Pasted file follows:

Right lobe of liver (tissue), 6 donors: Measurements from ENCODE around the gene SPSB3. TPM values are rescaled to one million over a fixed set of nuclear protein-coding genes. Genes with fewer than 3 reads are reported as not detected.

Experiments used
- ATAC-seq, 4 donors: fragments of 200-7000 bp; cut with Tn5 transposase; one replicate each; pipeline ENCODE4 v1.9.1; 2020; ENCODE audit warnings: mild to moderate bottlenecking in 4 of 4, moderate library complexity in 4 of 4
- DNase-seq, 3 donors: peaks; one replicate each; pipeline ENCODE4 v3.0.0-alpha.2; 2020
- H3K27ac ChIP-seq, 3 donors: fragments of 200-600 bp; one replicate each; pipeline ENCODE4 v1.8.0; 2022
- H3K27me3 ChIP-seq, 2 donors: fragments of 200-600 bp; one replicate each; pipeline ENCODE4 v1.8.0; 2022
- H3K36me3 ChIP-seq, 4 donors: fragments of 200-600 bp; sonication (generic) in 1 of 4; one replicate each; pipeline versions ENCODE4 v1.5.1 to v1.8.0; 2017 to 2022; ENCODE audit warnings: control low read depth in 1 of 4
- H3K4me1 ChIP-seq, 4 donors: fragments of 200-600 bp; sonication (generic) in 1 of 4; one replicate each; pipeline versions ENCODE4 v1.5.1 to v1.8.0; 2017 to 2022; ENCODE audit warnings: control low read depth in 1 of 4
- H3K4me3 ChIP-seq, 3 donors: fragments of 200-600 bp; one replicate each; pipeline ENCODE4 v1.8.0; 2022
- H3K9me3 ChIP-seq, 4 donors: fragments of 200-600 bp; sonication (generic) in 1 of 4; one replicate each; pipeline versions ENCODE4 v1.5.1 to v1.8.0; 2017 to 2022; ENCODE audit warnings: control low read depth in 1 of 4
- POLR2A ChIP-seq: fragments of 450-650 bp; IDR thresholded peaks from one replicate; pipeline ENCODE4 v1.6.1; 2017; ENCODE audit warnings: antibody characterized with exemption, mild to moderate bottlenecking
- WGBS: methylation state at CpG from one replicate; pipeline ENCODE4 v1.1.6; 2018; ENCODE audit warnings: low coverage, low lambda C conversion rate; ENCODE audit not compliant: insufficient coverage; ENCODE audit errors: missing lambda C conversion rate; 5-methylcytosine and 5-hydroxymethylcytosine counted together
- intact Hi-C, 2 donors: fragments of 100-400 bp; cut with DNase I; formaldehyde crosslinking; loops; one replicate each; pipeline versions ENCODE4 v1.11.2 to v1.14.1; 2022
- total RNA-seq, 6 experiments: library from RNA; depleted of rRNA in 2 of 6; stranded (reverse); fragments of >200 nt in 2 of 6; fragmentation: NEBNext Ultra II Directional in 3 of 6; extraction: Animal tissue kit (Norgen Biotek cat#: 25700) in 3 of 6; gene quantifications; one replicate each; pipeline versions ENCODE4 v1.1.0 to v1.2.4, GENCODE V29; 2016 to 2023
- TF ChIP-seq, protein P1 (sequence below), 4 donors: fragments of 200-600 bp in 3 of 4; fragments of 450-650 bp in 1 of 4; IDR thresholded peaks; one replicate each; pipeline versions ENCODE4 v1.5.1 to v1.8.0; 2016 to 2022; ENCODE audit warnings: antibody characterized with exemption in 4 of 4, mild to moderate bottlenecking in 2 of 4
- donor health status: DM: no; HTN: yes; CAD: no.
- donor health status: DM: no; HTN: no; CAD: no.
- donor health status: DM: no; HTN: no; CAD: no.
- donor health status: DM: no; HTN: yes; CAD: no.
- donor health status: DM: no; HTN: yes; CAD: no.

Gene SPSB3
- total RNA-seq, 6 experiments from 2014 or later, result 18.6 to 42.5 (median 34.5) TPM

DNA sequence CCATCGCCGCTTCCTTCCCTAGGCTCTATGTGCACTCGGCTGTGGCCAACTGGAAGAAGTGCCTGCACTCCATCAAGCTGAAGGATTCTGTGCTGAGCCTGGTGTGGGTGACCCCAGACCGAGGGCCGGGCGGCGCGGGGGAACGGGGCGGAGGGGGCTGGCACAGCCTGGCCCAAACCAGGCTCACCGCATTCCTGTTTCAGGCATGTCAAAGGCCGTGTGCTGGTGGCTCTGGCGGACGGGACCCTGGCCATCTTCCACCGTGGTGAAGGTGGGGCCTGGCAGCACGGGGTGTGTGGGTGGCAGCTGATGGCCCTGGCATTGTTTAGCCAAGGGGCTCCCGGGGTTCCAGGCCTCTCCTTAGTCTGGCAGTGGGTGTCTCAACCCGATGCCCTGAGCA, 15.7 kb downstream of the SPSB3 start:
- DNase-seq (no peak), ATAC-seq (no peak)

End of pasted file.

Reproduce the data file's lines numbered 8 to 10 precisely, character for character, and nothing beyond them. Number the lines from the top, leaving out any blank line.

- H3K4me1 ChIP-seq, 4 donors: fragments of 200-600 bp; sonication (generic) in 1 of 4; one replicate each; pipeline versions ENCODE4 v1.5.1 to v1.8.0; 2017 to 2022; ENCODE audit warnings: control low read depth in 1 of 4
- H3K4me3 ChIP-seq, 3 donors: fragments of 200-600 bp; one replicate each; pipeline ENCODE4 v1.8.0; 2022
- H3K9me3 ChIP-seq, 4 donors: fragments of 200-600 bp; sonication (generic) in 1 of 4; one replicate each; pipeline versions ENCODE4 v1.5.1 to v1.8.0; 2017 to 2022; ENCODE audit warnings: control low read depth in 1 of 4